With that ongoing education and an annual spectacle of the sport, constant awareness is brought to the different disciplines of the game. Thanks to the help of USA Hockey Foundation donor dollars – which puts $25,000 toward the festival each year – the cost of the weekend is decreased, while the exposure of disabled hockey is increased. Simply because someone has a disability doesn’t mean they aren’t a hockey player.

“I’ve been doing disabled hockey for 18 years now and I don’t think we’ve ever seen — be it standup or disabled hockey — I don’t think we’ve ever seen the popularity like we are now,” Page said, who’s own son, Adam, is a Paralympic sled hockey player. “It’s things like this, getting people to see different types of hockey and understand that anybody can play the sport. 

“When we talk about USA Hockey and that hockey is for everyone, that’s really what it’s all about. We believe it and live and breathe it every day.”

The Festival and disabled hockey itself would not be possible without the efforts of everyone involved in the game. Without the help of the USA Hockey Foundation and its donors, the coaches, volunteers, and the family and friends that get the players to the ice, the sport wouldn’t be anything near what it is today.

“Without your support system, you can’t make it happen; you can’t get to the rink,” Osika said. “My husband has to bring me, or my father, or friends of mine. We can’t do it without them.”

“It’s everybody,” Page added. “It really is a complete community, starting right from the top with USA Hockey and the USA Hockey Foundation and their huge commitment to disabled hockey. It starts there and works its way right down the rinks.”

Bidding on Hockey

05/18/2015, 9:30am MDT
By Jessi Pierce

Donor profile with Charles Bidwill III

Football is in Charlie Bidwill III’s blood. It’s been a family heirloom since his grandfather, Charles W. Bidwill, purchased the National Football League’s Chicago Cardinals in 1933. The team, now in Arizona, remains in the family with Bidwill’s uncle, Bill.

With football carrying the family name, Bidwill admits it’s a part of him. But in his heart there’s hockey, a sport he’s loved since he was a kid. Only one thing ever held the Wilmette, Ill., native back from picking up a stick.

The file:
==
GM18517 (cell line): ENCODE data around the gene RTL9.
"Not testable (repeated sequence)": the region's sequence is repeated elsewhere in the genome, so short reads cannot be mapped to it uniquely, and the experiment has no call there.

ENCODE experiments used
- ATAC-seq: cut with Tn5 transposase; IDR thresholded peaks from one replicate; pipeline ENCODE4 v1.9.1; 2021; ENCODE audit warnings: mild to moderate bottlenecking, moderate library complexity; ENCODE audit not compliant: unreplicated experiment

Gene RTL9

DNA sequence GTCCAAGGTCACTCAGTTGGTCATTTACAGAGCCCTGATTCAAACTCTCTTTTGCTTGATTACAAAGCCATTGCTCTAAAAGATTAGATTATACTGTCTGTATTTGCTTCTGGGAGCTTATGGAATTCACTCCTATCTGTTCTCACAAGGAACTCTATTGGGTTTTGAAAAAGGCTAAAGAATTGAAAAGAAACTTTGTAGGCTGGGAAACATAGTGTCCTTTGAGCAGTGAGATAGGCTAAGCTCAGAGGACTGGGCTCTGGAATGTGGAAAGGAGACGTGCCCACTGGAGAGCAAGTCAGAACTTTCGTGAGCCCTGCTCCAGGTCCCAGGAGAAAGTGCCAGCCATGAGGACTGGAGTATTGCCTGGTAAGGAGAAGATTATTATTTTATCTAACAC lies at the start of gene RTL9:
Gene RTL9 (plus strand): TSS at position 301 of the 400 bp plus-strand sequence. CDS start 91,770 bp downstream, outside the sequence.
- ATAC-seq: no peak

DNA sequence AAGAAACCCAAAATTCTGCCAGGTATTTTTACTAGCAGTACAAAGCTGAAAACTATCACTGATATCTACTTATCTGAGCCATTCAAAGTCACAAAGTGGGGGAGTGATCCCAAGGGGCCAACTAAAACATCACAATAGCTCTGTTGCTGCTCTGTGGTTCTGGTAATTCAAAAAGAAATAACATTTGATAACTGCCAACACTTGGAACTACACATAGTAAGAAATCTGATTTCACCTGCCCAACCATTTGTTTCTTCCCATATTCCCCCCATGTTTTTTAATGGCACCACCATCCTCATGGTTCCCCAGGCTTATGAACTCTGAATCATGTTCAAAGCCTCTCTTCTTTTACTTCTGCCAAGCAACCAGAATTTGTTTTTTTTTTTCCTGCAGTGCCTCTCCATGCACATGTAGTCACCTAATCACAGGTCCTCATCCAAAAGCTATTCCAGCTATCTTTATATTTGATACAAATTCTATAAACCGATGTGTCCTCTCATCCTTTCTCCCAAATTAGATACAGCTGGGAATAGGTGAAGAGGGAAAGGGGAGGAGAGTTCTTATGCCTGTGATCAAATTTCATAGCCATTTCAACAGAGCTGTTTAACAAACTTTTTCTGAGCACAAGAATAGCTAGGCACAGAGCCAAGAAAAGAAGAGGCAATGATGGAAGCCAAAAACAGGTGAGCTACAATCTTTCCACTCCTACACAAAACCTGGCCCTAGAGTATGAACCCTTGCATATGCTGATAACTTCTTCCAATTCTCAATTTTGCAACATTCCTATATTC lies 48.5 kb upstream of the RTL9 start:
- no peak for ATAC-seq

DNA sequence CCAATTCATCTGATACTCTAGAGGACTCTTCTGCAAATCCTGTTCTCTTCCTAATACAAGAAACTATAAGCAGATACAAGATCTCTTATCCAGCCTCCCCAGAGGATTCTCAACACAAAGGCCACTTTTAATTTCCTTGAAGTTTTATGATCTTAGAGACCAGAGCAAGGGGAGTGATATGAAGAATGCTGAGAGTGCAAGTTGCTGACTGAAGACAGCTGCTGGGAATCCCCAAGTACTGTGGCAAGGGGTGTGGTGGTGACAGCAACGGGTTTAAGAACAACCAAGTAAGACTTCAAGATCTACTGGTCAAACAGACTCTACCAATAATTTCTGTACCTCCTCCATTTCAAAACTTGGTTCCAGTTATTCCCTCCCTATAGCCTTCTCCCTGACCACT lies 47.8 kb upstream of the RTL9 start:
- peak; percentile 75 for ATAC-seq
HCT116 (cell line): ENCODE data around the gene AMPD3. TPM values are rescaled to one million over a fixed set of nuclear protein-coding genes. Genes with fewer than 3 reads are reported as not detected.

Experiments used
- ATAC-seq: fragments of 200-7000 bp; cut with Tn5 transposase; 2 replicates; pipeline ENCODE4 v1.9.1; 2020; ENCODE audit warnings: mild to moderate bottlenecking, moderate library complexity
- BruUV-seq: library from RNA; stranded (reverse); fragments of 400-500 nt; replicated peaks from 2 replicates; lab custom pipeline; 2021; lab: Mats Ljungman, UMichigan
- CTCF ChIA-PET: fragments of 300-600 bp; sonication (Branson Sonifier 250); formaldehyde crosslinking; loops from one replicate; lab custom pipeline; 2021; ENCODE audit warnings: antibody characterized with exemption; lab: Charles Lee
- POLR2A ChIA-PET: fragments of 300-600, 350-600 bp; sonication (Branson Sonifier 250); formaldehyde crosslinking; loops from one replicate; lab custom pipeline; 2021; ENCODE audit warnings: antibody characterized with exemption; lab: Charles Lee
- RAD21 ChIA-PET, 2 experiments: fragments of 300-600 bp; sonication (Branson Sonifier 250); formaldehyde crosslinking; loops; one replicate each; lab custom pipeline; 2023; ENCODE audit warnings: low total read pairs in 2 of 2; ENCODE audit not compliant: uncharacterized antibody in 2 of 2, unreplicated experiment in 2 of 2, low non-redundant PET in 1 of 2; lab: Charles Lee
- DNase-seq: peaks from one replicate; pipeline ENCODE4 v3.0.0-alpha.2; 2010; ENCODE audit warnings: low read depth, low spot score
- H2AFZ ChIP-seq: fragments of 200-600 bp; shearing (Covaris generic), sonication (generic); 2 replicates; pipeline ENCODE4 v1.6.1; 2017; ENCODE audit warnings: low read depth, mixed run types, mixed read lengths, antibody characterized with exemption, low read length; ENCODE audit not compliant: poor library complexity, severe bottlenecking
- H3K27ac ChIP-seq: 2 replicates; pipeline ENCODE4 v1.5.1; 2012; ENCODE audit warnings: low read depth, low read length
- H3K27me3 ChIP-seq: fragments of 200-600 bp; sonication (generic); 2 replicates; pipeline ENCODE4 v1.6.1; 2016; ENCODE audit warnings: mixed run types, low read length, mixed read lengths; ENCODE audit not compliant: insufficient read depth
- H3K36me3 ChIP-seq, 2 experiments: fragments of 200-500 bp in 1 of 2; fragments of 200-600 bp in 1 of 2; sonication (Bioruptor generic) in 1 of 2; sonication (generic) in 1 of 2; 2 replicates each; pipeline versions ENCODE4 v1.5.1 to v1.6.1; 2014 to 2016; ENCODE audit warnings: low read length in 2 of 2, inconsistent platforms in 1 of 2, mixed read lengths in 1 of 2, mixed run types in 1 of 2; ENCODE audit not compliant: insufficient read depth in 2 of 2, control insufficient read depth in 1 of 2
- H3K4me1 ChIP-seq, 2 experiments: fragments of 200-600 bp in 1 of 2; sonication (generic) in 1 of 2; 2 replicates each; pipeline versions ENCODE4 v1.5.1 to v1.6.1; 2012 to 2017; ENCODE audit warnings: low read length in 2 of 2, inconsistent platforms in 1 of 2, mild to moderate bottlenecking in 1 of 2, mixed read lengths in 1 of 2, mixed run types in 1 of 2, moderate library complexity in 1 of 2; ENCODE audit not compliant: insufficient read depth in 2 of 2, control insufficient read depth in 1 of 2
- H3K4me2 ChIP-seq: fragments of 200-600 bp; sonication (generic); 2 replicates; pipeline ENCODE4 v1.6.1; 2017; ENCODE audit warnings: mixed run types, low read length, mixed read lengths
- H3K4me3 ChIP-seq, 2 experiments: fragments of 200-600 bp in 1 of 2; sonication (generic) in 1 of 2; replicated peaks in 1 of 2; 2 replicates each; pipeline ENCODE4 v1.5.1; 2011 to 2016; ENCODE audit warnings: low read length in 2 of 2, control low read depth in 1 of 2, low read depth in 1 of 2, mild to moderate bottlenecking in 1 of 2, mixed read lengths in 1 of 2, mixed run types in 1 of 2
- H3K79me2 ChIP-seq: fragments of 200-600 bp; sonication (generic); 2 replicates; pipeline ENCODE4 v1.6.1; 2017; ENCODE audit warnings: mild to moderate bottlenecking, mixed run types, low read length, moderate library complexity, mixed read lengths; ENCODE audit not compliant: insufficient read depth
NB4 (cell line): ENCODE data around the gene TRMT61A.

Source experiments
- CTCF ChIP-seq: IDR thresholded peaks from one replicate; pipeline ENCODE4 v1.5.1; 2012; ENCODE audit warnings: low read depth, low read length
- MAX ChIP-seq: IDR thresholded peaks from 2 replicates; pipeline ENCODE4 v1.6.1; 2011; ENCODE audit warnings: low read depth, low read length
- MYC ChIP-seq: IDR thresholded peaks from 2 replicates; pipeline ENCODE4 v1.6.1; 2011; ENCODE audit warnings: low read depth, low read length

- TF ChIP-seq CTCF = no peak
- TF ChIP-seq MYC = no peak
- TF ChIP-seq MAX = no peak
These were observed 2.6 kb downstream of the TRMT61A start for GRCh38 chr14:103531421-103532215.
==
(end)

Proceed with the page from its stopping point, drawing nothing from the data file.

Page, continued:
“I couldn’t skate worth a lick,” chuckled Bidwill, who currently owns Stormy’s Tavern and Grille near his hometown in Northfield, Ill.  

Despite his lack of hockey ability, Bidwill’s passion for the sport thrived. As a ball-boy for the NFL’s St. Louis Cardinals (the professional football team in St. Louis from 1960-1987; now the Arizona Cardinals) he traveled the country with his father, never missing an opportunity to see a hockey game. “If we ever hit a town that had a hockey team, I would just beg and beg my poor dad for tickets to go watch.”

When Bidwill’s son, Chad, began skating at the age of 5, his appetite for hockey grew even more. He helped behind the scenes and supported Chad in any way he could. For Bidwill, hockey represented the team-first mentality unlike any other sport.

“Football, baseball, they’re all fine team sports, but hockey is so close knit,” he explains. “You really have to focus on that team effort and you really have to work together. I love to see the growth these kids have as they come along and grasp that concept of team effort. The attitude that it’s not about me, it’s all about the team and working together. I really love that aspect of hockey most.”

That aspect is part of what drives Bidwill to give back to The USA Hockey Foundation. For the past two years he has been a member of the Circle of Champions, which recognizes donors who give $1,000 or more annually. To Bidwill, it’s a donation that makes sense to help grow the game that grew on him.

“USA Hockey does such a great job with everything,” he says. “I always try and support things that I’m interested in and organizations that I feel are doing a good job. I feel USA Hockey does a very good job and I’m happy to help in anyway I can.”

For Youngsters at Try Hockey For Free, “It Starts with a Stick”

02/24/2015, 8:45am MST
By G. Allen Johnson - Special to

Try Hockey for Free Day Presented by Kraft Events Around the Country Provided Participants with a Free Stick